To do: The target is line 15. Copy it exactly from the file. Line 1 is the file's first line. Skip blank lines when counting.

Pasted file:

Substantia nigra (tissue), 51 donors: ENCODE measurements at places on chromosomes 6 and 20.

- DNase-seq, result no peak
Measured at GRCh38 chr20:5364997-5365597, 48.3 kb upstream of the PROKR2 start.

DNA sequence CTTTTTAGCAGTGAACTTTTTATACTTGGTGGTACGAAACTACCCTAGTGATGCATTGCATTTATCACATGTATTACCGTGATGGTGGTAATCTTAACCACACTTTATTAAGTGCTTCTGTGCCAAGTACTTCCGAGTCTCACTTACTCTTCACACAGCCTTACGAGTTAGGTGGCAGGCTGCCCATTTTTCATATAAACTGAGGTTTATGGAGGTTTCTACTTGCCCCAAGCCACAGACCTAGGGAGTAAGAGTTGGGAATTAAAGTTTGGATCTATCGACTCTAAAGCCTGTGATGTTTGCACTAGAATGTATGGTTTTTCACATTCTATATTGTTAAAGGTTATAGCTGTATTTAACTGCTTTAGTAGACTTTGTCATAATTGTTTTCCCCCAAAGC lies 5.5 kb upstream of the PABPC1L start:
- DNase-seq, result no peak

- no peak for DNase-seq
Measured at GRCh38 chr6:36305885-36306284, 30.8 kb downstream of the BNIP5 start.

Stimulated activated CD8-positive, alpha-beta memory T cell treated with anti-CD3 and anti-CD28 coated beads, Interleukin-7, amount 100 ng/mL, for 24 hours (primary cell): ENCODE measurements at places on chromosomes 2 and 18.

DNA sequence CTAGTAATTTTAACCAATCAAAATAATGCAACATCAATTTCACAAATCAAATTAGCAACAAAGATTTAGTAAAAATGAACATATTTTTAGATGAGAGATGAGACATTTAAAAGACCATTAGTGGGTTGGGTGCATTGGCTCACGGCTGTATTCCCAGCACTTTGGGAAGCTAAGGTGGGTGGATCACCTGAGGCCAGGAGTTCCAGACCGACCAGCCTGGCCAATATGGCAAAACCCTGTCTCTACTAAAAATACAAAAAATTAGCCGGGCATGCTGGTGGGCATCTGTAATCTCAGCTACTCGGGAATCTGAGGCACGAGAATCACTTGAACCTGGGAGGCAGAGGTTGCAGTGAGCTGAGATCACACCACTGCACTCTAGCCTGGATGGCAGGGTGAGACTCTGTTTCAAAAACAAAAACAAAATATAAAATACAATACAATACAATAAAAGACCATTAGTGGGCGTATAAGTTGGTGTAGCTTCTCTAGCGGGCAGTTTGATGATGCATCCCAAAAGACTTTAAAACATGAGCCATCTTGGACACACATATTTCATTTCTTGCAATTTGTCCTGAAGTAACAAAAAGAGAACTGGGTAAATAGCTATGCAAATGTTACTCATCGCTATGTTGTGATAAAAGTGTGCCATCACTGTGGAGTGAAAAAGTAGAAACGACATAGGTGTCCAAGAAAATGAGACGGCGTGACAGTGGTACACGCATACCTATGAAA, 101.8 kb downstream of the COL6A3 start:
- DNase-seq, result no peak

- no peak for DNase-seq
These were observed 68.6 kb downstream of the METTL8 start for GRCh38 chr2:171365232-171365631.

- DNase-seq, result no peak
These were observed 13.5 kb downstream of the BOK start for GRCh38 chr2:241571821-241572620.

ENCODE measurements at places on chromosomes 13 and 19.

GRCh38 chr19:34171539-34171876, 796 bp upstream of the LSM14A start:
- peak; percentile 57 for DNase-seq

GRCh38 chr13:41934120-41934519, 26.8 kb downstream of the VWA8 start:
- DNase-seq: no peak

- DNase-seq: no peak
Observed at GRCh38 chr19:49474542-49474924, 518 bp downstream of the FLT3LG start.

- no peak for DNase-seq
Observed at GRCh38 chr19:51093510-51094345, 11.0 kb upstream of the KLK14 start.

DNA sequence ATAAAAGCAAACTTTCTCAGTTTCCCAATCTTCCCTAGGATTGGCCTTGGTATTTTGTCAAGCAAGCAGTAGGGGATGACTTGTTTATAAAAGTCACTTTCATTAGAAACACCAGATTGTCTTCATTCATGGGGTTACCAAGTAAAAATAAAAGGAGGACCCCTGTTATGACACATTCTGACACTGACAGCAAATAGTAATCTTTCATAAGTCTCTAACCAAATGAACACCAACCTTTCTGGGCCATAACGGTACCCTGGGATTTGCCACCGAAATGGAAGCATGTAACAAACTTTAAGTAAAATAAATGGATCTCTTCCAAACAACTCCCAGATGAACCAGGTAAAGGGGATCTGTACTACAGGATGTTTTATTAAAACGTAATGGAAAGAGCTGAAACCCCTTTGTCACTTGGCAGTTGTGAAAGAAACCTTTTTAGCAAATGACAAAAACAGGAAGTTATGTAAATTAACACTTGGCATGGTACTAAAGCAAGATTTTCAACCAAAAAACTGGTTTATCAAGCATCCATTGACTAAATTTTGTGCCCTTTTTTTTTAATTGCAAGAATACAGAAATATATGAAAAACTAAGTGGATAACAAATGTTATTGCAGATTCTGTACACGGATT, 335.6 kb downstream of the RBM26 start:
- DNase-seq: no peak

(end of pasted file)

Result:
ENCODE measurements at places on chromosomes 13 and 19.